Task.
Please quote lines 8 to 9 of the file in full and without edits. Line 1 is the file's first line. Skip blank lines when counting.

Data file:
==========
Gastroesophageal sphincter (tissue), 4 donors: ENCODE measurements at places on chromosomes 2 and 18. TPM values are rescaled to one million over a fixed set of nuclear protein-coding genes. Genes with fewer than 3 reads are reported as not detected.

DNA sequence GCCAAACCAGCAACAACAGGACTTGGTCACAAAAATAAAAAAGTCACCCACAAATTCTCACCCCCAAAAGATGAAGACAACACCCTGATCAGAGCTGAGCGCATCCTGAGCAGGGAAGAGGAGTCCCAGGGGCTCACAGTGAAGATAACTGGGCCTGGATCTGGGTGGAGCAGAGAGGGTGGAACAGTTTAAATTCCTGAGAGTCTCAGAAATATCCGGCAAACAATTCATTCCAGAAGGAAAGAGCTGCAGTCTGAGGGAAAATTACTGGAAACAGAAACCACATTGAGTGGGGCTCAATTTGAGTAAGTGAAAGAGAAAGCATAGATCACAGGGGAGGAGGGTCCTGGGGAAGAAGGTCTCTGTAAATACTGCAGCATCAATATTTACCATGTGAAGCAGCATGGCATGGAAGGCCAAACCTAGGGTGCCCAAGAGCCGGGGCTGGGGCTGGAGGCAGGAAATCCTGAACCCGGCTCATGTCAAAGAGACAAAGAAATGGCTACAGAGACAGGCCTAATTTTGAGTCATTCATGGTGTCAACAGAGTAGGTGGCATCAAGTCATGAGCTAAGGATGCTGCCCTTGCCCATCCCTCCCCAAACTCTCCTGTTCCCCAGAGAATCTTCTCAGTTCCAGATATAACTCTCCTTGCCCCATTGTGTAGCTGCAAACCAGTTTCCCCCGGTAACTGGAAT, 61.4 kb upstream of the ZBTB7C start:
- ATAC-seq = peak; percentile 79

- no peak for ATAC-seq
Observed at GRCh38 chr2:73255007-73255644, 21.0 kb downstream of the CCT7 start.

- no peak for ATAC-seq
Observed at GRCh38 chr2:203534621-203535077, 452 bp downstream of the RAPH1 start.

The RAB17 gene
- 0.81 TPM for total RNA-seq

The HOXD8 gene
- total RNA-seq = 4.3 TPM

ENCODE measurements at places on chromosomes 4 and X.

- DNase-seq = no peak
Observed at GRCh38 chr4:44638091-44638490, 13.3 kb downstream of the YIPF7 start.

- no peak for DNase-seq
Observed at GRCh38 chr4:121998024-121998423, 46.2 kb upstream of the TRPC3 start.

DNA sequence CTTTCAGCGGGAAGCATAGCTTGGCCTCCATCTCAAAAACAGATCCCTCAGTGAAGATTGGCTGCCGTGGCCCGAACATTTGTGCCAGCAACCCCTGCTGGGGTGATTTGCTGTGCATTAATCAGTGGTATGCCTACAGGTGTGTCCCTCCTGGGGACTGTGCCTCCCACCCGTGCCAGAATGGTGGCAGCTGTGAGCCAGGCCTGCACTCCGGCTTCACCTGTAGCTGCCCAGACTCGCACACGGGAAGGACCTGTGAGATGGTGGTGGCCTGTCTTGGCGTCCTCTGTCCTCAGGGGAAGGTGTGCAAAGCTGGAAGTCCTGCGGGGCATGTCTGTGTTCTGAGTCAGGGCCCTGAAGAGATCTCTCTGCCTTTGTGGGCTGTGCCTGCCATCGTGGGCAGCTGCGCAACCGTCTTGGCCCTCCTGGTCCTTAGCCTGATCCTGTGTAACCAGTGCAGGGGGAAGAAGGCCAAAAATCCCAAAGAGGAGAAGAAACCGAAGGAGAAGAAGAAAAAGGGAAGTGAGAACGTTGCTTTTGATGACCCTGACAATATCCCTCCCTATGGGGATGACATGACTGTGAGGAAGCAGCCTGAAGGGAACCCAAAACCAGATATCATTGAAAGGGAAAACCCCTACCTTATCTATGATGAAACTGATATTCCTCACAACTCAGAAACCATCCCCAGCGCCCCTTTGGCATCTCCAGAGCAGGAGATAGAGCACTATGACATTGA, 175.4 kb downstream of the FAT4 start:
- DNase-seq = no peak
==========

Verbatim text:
The RAB17 gene
- 0.81 TPM for total RNA-seq